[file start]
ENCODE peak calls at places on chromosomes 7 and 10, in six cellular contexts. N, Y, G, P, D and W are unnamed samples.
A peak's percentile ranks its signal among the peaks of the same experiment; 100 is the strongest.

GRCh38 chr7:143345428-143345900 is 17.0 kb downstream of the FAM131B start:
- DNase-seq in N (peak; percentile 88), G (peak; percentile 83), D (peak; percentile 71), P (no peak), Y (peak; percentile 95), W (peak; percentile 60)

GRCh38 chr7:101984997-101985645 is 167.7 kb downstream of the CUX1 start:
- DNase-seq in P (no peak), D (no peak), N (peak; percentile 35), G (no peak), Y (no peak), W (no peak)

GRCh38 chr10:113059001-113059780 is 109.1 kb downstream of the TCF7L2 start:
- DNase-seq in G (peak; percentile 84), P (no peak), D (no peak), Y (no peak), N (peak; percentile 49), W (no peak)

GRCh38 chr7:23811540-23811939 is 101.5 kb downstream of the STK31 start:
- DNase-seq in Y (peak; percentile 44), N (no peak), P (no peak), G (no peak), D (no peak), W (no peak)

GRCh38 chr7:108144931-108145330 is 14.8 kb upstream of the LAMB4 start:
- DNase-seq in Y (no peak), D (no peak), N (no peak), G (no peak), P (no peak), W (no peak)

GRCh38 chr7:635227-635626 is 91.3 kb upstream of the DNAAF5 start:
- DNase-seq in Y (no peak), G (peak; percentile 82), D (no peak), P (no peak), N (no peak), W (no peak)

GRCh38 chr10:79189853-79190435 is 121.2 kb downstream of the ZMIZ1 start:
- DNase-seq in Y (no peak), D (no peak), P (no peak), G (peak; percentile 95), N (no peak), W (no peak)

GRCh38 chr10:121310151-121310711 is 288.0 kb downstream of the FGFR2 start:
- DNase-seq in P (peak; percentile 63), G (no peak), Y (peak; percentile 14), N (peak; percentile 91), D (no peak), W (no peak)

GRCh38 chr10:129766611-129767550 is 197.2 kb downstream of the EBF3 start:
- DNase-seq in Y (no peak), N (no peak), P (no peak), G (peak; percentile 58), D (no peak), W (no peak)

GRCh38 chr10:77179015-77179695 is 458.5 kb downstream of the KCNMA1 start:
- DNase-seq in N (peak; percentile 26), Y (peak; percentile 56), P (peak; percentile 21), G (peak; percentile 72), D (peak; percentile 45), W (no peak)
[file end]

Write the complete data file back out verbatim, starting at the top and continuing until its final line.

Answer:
ENCODE peak calls at places on chromosomes 7 and 10, in six cellular contexts. N, Y, G, P, D and W are unnamed samples.
A peak's percentile ranks its signal among the peaks of the same experiment; 100 is the strongest.

GRCh38 chr7:143345428-143345900 is 17.0 kb downstream of the FAM131B start:
- DNase-seq in N (peak; percentile 88), G (peak; percentile 83), D (peak; percentile 71), P (no peak), Y (peak; percentile 95), W (peak; percentile 60)

GRCh38 chr7:101984997-101985645 is 167.7 kb downstream of the CUX1 start:
- DNase-seq in P (no peak), D (no peak), N (peak; percentile 35), G (no peak), Y (no peak), W (no peak)

GRCh38 chr10:113059001-113059780 is 109.1 kb downstream of the TCF7L2 start:
- DNase-seq in G (peak; percentile 84), P (no peak), D (no peak), Y (no peak), N (peak; percentile 49), W (no peak)

GRCh38 chr7:23811540-23811939 is 101.5 kb downstream of the STK31 start:
- DNase-seq in Y (peak; percentile 44), N (no peak), P (no peak), G (no peak), D (no peak), W (no peak)

GRCh38 chr7:108144931-108145330 is 14.8 kb upstream of the LAMB4 start:
- DNase-seq in Y (no peak), D (no peak), N (no peak), G (no peak), P (no peak), W (no peak)

GRCh38 chr7:635227-635626 is 91.3 kb upstream of the DNAAF5 start:
- DNase-seq in Y (no peak), G (peak; percentile 82), D (no peak), P (no peak), N (no peak), W (no peak)

GRCh38 chr10:79189853-79190435 is 121.2 kb downstream of the ZMIZ1 start:
- DNase-seq in Y (no peak), D (no peak), P (no peak), G (peak; percentile 95), N (no peak), W (no peak)

GRCh38 chr10:121310151-121310711 is 288.0 kb downstream of the FGFR2 start:
- DNase-seq in P (peak; percentile 63), G (no peak), Y (peak; percentile 14), N (peak; percentile 91), D (no peak), W (no peak)

GRCh38 chr10:129766611-129767550 is 197.2 kb downstream of the EBF3 start:
- DNase-seq in Y (no peak), N (no peak), P (no peak), G (peak; percentile 58), D (no peak), W (no peak)

GRCh38 chr10:77179015-77179695 is 458.5 kb downstream of the KCNMA1 start:
- DNase-seq in N (peak; percentile 26), Y (peak; percentile 56), P (peak; percentile 21), G (peak; percentile 72), D (peak; percentile 45), W (no peak)